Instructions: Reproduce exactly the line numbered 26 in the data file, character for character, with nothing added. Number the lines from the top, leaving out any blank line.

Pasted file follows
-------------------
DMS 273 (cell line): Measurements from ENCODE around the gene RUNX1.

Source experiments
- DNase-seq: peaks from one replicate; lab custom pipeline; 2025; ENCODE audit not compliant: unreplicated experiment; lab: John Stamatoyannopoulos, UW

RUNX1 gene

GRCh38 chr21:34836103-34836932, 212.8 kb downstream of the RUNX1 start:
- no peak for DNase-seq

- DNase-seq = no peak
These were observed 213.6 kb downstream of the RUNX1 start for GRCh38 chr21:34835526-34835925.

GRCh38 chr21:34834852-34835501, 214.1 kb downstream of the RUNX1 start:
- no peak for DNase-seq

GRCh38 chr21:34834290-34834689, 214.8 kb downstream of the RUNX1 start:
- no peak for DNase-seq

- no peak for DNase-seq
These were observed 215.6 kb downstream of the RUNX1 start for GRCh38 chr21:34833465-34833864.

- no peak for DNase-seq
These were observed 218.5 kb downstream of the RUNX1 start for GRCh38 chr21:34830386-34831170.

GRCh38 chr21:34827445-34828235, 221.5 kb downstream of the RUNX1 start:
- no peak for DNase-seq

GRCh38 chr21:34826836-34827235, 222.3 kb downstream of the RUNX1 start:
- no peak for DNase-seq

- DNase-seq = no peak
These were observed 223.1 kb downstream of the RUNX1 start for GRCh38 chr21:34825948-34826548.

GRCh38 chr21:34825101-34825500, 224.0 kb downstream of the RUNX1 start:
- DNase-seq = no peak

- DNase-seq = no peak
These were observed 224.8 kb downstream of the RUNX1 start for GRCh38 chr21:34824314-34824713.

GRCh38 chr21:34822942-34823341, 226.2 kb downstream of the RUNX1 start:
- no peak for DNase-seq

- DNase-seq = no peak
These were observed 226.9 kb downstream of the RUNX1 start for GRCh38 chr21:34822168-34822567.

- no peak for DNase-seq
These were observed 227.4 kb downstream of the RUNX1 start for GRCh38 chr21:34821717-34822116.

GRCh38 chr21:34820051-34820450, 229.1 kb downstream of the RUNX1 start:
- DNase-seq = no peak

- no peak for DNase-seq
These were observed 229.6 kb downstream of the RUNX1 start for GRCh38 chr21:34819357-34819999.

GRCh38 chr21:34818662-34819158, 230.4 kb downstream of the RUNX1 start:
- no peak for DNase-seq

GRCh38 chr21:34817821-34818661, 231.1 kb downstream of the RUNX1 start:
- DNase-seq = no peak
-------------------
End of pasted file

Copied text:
These were observed 224.8 kb downstream of the RUNX1 start for GRCh38 chr21:34824314-34824713.